13. Ugochukwu-Smooth C. Nzewi, “Dak’Art as a Performative Site of the Common,” in 11e Biennale de l’art Africain Contemporain, Dak’Art 2014. (Dakar: Dak’Art Biennale Secretariat. 2014), 28-30; 31-33.
14. In the 1990s, Sy was involved in a very ambitious project as the co-curator of the seminal traveling exhibition “Seven stories about Modern Art in Africa” at Whitechapel Art Gallery, London (27 September – 26 November 1995) and Malmo Konsthall Malmo, Sweden (27 January – 17 March 1996).
15. The international traveling exhibition included works by 80 leading international artists from different geopolitical regions including Magdalena Abakanowicz (Poland), Gavin Jantjes (South Africa), Iba Ndiaye (Senegal), Skunder Boghossian (Ethiopia), Robert Rauschenberg (USA), Twins Seven Seven (Nigeria), Sol LeWitt (USA), Julio Le Parc (Argentina), Patrick Betaudier (Trinidad and Tobago), Wau-ki Zao (China), Jesus-Raphael Soto (Venezuela), Mario Gruber (Brazil), Wilfredo Lam (Cuba), Valente Ngwenya Malangatana (Mozambique),Titina Maselli (Italy), Roberto Matta (Chile), Jean-Michel Meurice (France), Pedja Milosavljevic (Yugoslavia), Robert Motherwell (USA), Pierre Soulanges (France), Klaus Staeck Germany, Saul Steinberg (Romania),Yasse Tabuchi (Japan), Emillio Tadini (Italy), Antonio Tapies (Spain), Joe Tilson (England), among others.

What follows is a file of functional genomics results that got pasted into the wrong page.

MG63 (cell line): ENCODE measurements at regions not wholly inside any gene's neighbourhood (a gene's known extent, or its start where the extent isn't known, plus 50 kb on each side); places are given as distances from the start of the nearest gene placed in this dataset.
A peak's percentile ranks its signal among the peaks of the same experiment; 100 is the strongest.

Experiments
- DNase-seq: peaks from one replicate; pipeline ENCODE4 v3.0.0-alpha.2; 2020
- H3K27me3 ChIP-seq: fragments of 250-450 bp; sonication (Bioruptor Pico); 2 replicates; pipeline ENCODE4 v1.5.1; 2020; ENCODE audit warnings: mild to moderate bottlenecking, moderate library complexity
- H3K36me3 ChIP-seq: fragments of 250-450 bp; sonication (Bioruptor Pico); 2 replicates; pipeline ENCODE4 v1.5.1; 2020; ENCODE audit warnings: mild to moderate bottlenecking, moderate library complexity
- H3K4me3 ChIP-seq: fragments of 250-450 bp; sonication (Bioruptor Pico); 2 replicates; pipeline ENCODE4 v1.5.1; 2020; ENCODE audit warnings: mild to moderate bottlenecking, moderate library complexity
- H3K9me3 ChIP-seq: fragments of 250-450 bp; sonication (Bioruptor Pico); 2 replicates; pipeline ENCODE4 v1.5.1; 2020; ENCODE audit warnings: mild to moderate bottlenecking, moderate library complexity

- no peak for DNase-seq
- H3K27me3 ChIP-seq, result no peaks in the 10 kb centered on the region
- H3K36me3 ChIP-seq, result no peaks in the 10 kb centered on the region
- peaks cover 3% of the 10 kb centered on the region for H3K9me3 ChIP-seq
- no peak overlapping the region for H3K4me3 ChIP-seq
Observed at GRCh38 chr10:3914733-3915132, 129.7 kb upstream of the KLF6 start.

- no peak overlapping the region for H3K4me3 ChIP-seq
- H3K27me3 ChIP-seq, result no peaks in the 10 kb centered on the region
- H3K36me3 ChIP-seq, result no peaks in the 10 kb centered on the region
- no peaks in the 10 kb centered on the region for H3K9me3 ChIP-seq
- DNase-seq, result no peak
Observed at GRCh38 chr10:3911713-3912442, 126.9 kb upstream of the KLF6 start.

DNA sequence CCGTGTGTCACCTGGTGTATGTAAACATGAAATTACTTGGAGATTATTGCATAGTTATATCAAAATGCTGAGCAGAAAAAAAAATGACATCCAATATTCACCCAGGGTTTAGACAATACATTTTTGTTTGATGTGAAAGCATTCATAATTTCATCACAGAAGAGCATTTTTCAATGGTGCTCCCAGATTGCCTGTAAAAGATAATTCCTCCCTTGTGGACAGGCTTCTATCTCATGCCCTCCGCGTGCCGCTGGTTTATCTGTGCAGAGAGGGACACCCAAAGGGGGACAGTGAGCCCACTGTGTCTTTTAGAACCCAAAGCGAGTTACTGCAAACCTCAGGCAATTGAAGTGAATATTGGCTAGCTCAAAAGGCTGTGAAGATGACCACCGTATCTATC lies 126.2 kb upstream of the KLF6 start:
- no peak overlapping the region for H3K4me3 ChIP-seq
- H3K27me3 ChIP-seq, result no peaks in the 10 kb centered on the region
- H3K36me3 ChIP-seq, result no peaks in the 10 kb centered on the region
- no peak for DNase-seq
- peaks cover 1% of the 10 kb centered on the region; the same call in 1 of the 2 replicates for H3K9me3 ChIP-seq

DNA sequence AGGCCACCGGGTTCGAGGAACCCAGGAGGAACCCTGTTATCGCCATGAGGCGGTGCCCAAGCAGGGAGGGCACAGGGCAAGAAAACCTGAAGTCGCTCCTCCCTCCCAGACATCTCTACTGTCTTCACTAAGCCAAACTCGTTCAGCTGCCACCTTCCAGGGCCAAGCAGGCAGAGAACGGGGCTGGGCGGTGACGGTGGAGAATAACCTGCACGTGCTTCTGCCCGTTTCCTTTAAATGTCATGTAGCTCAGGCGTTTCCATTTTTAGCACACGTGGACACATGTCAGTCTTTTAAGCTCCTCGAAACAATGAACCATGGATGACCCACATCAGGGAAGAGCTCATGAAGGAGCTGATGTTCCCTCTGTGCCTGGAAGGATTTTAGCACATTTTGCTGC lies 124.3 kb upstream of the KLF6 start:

16. Abdou Sylla, Arts plastique et état au Sénegal: Trente-cinq du mécénat au Senegal (Dakar: IFAN, 1998), 148.
17. Joanna Grabski, “Urban Claims and Visual Sources in the Making of Dakar’s Art World City,” Art Journal No. 68 Vol. 1(2009): 9.
18. Grabski, “Making of Dakar’s Art World”, 1-15.
19. Hans Belting and Andrea Buddensieg, From Art World to Art Worlds. In The Global Contemporary and the Rise of New Art Worlds, ed. Hans Belting, et al. (Karlsruhe, Germany: ZKM/Center for Art and Media; Cambridge, MA; London, England: The MIT Press, 2013), 20-27.
20. Marc Augé, An Anthropology of Contemporaneous Worlds, (Stanford University Press: Palo Alto, 1999).
21. Antonio Negri and Michael Hardt, Empire, (Cambridge, Mass.: Harvard University Press, 2000).
22. Peter Weibel, Globalization and Contemporary Art. In The Global Contemporary and the Rise of New Art Worlds, eds. Hans Belting, Andreas Buddensieg and Peter Weibel (Karlsruhe, Germany: ZKM/Center for Art and Media; Cambridge, MA; London, England: The MIT Press, 2013), 20-27.
23. Markovitz, Politics of Négritude, 330-31,145-152,158-159.